I Am Afraid

There’s still a t-shirt somewhere in my drawer that has a few spots of my boyfriend’s blood on it. He was attacked earlier this year and, in the hospital, I gave him a hug, staining my clothes.

Violence against gay people is not a new thing, but it is relatively new to me. I’ve grown up in a city that has a reputation for being rough. I would always hear jokes when I was smaller about how people from Liverpool were violent, thieves, or both. I think it bothered me occasionally but never that much. Mostly, I was confused because the Liverpool I knew was just a normal city. I never used to feel unsafe walking alone at night (hello, male privilege) and I’ve barely even witnessed a crime, let alone been the target of one.

Perhaps it was all the nice laws that we passed, the people like me who are open about their lives in the media, or maybe I was just ignorant of the fact that I’m in potential danger every moment I’m in public, but I thought we were 100% safe unless a stray asteroid came plummeting our way.

I’m a human being. I can be with other human beings. I’m allowed, by law, to live my life. But I’m not necessarily a safe human being. And maybe this isn’t a new fact, but it’s news to me and I’m actually scared now. Every law that I could wish for could be passed and this still wouldn’t stop me or those I love coming to harm should we irritate the wrong person.

I can’t even justify being as scared as I am, due to the fact that guns are essentially non existent in this country. A horror such as Orlando is orders of magnitude less likely to occur in the UK and I’m somewhat relieved about that. But when I walk down the street hand in hand with a guy I love, every single one of you is, to me, a potential threat. Schrödinger’s Attacker, if you will.

And it’s not just because my boyfriend was assaulted – my cousin was too, in a completely separate incident, but for the same “reason”. I stop holding hands when we walk near groups of rowdy guys. We’ve even stopped apologising to each other about that now. We’ve had things shouted at us, I’ve had to stand my ground while some upstart teenager tried to intimidate me (an utterly bizarre experience), and yes – I notice every double take that we get. When was the last time you felt scared to show affection on an empty public street? For me it was today.

All of this is small stuff in comparison to last weekend, or to the number of trans people killed in the US this year alone, to the LGBT people murdered by ISIL, or the struggles of those in the past who fought for rights I now take for granted.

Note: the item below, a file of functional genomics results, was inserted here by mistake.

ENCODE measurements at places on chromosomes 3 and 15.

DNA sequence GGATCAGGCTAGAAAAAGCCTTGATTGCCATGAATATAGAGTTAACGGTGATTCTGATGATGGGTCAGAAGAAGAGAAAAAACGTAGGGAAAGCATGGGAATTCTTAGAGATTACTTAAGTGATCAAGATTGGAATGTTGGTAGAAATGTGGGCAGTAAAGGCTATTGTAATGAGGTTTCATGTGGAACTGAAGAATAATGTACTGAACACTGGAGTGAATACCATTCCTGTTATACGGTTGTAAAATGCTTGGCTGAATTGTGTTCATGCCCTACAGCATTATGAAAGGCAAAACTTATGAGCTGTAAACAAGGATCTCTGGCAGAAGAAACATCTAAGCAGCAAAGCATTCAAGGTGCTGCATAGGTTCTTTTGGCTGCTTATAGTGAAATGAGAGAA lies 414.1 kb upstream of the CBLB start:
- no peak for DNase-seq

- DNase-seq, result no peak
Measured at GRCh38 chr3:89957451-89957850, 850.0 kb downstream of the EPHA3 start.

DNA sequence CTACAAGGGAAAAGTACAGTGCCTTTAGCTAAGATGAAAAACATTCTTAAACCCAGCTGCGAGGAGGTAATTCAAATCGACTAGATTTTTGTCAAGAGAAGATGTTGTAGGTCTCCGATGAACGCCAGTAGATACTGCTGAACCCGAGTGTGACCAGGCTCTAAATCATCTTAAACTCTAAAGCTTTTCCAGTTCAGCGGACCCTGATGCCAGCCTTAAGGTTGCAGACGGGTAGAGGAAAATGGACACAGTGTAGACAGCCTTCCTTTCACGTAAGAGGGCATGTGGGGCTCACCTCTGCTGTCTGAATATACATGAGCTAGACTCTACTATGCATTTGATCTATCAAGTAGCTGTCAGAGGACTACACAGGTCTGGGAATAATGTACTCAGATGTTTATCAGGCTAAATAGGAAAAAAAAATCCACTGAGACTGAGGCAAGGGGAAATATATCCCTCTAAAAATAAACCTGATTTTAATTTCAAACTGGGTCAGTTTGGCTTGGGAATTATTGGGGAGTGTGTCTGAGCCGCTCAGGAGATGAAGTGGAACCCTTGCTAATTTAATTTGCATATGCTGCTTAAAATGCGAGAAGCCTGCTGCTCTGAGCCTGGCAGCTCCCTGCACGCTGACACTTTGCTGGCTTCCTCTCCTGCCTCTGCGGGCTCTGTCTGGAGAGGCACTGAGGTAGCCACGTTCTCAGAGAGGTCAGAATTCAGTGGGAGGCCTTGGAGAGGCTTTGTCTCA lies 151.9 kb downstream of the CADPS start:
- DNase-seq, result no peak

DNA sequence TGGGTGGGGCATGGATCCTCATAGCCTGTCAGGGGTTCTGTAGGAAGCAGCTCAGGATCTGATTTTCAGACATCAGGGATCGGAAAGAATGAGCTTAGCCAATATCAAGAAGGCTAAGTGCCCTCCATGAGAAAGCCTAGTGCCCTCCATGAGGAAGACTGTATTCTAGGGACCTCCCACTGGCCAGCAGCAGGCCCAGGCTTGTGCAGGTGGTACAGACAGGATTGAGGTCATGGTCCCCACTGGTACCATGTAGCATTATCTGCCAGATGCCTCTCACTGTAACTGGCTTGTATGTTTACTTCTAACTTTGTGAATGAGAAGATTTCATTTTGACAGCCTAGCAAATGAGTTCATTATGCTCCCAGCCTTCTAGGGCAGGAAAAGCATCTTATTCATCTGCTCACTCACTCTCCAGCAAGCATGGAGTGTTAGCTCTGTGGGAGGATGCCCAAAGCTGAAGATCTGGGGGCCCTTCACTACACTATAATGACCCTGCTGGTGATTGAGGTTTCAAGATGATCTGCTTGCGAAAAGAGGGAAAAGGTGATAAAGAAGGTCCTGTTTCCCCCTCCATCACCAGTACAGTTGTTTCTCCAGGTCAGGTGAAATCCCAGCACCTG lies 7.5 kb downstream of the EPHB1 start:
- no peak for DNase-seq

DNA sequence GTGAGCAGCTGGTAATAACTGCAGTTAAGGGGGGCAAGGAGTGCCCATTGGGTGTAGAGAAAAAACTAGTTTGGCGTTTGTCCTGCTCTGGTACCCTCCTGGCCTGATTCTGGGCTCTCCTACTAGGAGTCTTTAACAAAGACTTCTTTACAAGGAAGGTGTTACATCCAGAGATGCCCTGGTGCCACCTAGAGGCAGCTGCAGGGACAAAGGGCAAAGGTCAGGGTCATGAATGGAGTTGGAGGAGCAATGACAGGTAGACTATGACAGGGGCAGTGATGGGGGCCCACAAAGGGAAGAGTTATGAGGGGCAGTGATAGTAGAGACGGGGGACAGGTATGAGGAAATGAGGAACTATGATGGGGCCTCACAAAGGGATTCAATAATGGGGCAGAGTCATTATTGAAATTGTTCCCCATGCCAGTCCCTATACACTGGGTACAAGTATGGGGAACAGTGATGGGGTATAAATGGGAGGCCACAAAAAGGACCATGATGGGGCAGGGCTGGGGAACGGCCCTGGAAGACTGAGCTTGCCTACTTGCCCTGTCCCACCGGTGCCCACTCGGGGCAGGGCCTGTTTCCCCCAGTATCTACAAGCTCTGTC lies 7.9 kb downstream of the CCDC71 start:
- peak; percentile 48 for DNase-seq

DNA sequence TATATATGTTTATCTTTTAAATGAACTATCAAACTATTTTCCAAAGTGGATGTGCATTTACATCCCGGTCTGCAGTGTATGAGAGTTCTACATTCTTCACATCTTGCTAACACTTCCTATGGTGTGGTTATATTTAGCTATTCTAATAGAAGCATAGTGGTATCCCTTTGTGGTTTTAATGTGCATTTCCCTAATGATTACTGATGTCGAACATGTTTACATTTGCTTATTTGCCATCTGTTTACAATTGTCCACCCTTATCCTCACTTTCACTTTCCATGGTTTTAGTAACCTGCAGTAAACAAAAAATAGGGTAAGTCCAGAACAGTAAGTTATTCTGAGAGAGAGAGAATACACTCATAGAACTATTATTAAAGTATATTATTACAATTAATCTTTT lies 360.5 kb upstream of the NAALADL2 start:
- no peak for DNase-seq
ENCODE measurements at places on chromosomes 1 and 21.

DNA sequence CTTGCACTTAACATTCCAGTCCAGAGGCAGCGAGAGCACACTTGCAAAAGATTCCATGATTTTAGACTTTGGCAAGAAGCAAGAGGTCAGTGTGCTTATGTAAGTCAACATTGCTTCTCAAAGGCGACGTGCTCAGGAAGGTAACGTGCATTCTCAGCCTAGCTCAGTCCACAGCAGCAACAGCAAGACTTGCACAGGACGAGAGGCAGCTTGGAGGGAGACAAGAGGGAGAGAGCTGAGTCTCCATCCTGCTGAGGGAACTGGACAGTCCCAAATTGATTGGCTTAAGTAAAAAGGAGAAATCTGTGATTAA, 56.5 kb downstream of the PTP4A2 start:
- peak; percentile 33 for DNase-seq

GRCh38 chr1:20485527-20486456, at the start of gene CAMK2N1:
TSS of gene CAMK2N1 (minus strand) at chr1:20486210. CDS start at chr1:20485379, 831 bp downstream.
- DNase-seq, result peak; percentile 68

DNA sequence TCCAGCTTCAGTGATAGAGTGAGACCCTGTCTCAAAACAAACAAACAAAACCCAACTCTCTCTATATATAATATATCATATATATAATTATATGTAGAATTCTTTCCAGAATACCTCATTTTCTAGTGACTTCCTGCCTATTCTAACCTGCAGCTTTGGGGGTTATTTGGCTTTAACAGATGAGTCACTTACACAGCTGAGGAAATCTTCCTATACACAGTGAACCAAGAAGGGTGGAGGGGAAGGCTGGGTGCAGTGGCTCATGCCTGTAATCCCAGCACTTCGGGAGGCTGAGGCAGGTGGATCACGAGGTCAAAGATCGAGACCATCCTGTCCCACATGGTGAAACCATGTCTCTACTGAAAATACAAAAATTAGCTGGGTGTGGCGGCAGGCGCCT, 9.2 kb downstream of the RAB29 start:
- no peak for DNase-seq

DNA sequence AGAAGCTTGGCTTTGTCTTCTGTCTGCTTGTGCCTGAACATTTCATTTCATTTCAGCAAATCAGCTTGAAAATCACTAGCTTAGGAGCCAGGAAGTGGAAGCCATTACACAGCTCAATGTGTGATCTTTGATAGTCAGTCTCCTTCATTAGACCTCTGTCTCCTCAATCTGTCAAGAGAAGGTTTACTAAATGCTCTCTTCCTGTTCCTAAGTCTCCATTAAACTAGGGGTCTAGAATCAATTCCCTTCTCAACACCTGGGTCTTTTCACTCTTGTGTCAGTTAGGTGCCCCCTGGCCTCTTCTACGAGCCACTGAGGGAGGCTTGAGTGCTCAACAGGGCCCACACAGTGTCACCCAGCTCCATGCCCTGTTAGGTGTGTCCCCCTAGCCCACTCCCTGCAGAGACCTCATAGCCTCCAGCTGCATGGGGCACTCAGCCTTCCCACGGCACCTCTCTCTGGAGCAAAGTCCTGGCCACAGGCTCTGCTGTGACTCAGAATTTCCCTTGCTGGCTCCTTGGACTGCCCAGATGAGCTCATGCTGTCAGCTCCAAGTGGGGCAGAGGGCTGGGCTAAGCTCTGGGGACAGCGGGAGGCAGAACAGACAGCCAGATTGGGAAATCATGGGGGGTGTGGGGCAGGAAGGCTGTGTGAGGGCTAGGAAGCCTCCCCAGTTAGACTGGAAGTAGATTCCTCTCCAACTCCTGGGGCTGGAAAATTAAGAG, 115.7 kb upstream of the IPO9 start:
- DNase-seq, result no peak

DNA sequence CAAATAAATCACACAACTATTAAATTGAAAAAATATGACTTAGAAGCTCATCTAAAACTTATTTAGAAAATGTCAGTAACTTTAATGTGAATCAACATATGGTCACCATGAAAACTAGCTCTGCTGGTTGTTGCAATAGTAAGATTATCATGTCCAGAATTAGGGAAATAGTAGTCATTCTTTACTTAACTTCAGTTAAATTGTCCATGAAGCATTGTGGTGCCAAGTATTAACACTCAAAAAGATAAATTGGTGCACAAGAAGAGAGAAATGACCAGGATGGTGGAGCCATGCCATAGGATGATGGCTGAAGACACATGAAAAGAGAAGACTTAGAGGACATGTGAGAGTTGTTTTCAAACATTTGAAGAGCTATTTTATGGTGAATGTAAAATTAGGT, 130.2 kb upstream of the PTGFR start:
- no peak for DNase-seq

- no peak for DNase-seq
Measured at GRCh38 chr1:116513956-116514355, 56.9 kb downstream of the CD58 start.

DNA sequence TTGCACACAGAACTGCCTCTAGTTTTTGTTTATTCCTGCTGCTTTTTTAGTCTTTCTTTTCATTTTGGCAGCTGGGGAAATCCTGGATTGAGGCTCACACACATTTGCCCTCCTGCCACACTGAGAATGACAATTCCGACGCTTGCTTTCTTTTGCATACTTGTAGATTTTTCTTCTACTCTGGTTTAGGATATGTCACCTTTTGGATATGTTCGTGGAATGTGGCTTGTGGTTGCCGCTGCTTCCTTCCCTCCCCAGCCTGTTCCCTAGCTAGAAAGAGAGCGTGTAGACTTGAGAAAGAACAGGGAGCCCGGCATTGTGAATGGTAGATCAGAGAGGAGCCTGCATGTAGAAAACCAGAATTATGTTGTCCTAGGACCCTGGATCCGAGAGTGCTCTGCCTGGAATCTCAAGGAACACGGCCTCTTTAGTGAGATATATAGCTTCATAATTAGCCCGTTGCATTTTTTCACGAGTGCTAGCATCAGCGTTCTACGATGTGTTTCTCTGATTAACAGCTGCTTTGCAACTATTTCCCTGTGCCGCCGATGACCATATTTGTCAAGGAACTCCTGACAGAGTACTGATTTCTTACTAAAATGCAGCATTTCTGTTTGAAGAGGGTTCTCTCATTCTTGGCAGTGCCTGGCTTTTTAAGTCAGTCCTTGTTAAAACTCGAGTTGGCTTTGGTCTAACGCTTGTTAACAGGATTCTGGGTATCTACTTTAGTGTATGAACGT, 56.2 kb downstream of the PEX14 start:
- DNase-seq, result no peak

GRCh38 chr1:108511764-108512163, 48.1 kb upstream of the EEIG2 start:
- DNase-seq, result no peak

Yet all of the things I experience are still worrying. If I’m not anywhere near as safe as I thought I was, then what exactly do I do about this? Is there anything that can be done at all? Does anyone else care?

I have always known that there are people out there who would hurt me if they could. But until now I assumed that this was close an impossibility – on a par with the knowledge that bubonic plague would kill me if I caught it. But now the threat level, as it were, has been raised not just for me but for all of my people. Not least, the people of colour in my community who made up almost the entire list of the dead in Orlando.

In the wake of the Paris attacks last year, my news feeds on Facebook and Twitter were saturated by those who poured out their love. There’s good reason to think that I saw more of these posts than most, seeing as how I’m a French graduate with friends who live in Paris and around France, and other friends who have more Parisian acquaintances than I can count.

Yet this weekend, the lack of comment by those outside the LGBT community about these multiple hate crimes (not to mention the foiled attempt to murder more people at LA Pride) has been more than conspicuous. A few months back, every single profile picture was overlaid with a French flag. A useless token gesture, perhaps, but a gesture nonetheless. I can’t help but notice the glaring absence of certain demographics from any mention of Orlando.

No you don’t all have to write weepy statuses, tweet your condolences, or change your pictures. But when none of you do, we can’t help but notice.